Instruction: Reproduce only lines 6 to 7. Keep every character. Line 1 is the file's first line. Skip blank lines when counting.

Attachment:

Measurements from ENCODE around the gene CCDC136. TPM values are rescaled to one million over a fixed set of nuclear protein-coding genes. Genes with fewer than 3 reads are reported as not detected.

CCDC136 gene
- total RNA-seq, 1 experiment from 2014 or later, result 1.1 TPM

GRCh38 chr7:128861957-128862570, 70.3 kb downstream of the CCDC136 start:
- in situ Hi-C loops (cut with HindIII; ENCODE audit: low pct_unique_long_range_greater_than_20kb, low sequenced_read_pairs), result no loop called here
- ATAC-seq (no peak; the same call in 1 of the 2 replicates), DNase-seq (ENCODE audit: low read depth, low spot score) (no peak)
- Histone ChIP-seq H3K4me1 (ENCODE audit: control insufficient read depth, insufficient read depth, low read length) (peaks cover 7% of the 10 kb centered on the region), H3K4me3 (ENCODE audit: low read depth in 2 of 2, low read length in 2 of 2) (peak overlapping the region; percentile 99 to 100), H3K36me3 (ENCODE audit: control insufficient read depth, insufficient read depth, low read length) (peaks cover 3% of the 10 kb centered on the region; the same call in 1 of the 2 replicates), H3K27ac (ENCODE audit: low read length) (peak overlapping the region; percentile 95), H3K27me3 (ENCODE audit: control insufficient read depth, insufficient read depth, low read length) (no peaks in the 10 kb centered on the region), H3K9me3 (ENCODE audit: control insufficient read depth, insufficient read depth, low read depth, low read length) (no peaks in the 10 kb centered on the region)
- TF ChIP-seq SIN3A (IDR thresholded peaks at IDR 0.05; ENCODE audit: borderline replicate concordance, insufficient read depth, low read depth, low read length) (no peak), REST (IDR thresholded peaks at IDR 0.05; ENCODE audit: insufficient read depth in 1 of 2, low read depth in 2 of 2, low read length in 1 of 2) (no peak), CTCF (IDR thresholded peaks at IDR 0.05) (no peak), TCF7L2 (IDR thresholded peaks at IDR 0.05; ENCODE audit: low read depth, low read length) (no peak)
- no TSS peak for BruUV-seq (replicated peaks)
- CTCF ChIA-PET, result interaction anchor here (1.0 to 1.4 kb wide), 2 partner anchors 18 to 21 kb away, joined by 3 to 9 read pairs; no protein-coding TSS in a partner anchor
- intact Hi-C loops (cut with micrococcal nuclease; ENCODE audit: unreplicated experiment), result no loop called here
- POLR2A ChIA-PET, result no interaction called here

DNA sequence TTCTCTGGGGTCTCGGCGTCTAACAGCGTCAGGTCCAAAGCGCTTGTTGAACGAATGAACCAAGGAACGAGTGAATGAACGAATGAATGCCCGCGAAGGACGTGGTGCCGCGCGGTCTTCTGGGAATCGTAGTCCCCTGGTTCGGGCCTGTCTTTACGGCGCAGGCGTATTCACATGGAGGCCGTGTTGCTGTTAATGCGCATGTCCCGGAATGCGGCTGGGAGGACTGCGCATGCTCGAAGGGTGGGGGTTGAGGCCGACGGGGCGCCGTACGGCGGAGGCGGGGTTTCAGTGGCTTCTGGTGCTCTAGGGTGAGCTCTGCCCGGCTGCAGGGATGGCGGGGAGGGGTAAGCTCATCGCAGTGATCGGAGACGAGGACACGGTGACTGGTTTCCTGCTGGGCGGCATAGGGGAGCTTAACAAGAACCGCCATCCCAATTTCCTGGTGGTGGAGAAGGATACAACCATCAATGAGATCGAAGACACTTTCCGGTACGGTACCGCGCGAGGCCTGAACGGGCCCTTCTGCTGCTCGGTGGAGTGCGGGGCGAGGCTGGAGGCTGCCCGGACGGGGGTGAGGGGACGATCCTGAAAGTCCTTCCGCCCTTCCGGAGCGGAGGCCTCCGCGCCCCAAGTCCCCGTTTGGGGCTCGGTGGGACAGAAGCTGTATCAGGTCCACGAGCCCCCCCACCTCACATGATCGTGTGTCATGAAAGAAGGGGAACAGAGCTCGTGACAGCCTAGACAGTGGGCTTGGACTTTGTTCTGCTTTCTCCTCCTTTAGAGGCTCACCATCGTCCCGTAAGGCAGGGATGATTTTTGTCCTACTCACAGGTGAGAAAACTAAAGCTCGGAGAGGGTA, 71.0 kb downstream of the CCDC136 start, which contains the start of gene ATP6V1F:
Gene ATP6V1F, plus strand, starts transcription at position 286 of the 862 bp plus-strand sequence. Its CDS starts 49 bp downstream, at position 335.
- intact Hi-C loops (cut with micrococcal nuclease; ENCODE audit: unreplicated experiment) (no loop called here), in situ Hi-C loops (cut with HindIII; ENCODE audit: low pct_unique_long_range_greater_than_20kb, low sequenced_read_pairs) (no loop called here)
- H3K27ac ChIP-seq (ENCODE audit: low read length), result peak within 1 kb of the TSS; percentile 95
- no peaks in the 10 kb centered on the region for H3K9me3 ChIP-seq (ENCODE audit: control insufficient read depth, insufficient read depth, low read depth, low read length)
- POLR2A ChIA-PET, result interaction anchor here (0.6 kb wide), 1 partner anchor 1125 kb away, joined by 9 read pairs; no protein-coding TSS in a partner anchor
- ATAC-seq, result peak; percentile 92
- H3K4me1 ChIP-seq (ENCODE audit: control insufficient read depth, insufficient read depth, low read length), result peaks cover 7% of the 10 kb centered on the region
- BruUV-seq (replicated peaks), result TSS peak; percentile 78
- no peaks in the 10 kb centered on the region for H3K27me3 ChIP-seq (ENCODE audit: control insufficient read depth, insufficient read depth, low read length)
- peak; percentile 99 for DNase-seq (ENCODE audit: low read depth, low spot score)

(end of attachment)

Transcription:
- ATAC-seq (no peak; the same call in 1 of the 2 replicates), DNase-seq (ENCODE audit: low read depth, low spot score) (no peak)
- Histone ChIP-seq H3K4me1 (ENCODE audit: control insufficient read depth, insufficient read depth, low read length) (peaks cover 7% of the 10 kb centered on the region), H3K4me3 (ENCODE audit: low read depth in 2 of 2, low read length in 2 of 2) (peak overlapping the region; percentile 99 to 100), H3K36me3 (ENCODE audit: control insufficient read depth, insufficient read depth, low read length) (peaks cover 3% of the 10 kb centered on the region; the same call in 1 of the 2 replicates), H3K27ac (ENCODE audit: low read length) (peak overlapping the region; percentile 95), H3K27me3 (ENCODE audit: control insufficient read depth, insufficient read depth, low read length) (no peaks in the 10 kb centered on the region), H3K9me3 (ENCODE audit: control insufficient read depth, insufficient read depth, low read depth, low read length) (no peaks in the 10 kb centered on the region)